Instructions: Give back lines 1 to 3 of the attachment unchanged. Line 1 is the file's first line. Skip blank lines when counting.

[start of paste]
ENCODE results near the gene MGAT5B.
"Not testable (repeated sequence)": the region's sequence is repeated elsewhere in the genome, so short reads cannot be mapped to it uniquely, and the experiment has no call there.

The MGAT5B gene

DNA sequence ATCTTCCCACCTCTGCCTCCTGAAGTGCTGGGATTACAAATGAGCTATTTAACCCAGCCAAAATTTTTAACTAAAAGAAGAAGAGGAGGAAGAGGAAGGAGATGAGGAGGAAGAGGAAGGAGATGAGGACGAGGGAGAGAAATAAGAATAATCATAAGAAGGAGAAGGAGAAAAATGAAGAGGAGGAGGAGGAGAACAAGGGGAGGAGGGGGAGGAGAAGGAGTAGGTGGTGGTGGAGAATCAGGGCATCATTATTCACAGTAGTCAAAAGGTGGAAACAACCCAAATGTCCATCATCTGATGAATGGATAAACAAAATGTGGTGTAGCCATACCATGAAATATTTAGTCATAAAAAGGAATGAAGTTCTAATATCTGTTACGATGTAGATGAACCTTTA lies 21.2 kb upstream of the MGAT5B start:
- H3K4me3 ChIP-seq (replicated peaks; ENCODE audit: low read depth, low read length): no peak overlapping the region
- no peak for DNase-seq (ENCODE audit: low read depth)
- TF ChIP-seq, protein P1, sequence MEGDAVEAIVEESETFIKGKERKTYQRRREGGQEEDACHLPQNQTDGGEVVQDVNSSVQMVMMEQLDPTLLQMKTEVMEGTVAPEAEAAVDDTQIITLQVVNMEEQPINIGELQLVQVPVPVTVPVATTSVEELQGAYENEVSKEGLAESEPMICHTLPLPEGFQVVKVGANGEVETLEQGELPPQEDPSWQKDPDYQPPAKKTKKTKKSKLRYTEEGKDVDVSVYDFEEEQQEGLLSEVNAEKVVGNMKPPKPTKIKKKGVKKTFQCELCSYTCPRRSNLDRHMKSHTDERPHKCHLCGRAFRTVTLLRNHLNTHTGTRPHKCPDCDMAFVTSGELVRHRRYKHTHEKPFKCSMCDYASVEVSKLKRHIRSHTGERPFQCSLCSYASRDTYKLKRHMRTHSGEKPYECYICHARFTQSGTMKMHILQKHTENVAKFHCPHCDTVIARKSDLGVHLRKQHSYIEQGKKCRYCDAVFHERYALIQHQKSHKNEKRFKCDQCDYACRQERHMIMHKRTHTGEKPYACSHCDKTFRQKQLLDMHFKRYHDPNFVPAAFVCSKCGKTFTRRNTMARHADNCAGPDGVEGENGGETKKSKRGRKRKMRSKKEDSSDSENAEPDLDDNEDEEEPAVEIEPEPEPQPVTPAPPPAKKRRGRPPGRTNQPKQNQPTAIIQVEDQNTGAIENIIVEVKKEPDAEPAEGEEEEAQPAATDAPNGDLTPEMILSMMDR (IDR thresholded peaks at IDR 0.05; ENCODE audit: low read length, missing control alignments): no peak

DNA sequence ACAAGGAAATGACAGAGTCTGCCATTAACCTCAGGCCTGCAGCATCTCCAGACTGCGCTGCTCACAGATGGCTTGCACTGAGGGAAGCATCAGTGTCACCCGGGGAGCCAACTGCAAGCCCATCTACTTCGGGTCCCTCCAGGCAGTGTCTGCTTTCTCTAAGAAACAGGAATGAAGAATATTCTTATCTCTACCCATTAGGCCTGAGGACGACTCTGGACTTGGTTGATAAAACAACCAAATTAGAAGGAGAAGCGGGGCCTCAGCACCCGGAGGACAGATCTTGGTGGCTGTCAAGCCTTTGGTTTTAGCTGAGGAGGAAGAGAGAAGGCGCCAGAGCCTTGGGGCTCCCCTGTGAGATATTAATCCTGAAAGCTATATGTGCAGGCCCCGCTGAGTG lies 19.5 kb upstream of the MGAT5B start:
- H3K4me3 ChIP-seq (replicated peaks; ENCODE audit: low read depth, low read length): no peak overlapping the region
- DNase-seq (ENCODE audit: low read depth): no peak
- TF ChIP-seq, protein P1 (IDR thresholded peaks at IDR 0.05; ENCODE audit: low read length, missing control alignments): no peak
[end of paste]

ENCODE results near the gene MGAT5B.
"Not testable (repeated sequence)": the region's sequence is repeated elsewhere in the genome, so short reads cannot be mapped to it uniquely, and the experiment has no call there.

The MGAT5B gene